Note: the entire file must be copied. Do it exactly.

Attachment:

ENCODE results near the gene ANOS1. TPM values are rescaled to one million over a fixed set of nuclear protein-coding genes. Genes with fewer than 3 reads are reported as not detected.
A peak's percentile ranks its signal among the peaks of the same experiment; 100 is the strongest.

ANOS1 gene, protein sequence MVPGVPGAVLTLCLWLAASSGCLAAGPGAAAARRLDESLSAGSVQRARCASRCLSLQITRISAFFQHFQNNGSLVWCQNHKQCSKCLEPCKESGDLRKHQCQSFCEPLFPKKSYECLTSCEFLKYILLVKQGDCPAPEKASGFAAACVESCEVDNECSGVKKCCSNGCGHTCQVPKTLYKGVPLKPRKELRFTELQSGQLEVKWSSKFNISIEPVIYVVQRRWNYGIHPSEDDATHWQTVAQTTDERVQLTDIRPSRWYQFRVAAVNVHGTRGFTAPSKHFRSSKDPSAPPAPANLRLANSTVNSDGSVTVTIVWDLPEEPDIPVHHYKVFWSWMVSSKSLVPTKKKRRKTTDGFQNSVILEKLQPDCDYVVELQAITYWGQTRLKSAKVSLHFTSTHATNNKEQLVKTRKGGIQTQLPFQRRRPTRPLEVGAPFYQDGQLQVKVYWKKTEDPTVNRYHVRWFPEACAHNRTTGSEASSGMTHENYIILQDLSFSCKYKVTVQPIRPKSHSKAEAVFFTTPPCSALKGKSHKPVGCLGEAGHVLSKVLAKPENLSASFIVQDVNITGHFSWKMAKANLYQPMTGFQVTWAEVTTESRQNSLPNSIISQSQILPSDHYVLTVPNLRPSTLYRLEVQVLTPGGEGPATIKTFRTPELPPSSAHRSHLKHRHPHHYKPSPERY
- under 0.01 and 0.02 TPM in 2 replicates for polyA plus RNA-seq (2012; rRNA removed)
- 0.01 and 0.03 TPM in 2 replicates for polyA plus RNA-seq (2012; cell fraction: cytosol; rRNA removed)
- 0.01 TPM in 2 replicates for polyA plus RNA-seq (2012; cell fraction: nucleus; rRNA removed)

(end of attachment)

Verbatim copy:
ENCODE results near the gene ANOS1. TPM values are rescaled to one million over a fixed set of nuclear protein-coding genes. Genes with fewer than 3 reads are reported as not detected.
A peak's percentile ranks its signal among the peaks of the same experiment; 100 is the strongest.

ANOS1 gene, protein sequence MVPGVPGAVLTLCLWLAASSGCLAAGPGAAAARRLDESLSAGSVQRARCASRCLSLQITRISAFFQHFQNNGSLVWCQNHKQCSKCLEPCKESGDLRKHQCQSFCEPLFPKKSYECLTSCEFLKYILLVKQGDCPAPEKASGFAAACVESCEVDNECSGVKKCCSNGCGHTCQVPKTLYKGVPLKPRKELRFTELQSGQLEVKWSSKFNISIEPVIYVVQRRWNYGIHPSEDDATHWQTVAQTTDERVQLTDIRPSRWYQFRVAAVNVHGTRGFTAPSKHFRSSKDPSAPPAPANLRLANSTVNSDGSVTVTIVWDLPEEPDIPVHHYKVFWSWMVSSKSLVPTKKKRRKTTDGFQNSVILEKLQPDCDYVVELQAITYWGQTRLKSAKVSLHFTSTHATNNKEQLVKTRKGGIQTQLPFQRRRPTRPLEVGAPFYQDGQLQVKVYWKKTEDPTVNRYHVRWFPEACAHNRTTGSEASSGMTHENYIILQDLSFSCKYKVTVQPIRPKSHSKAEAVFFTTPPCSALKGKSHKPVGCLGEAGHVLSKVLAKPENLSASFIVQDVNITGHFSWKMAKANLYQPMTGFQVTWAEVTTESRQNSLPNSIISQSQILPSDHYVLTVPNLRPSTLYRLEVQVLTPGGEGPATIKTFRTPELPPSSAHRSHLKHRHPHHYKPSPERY
- under 0.01 and 0.02 TPM in 2 replicates for polyA plus RNA-seq (2012; rRNA removed)
- 0.01 and 0.03 TPM in 2 replicates for polyA plus RNA-seq (2012; cell fraction: cytosol; rRNA removed)
- 0.01 TPM in 2 replicates for polyA plus RNA-seq (2012; cell fraction: nucleus; rRNA removed)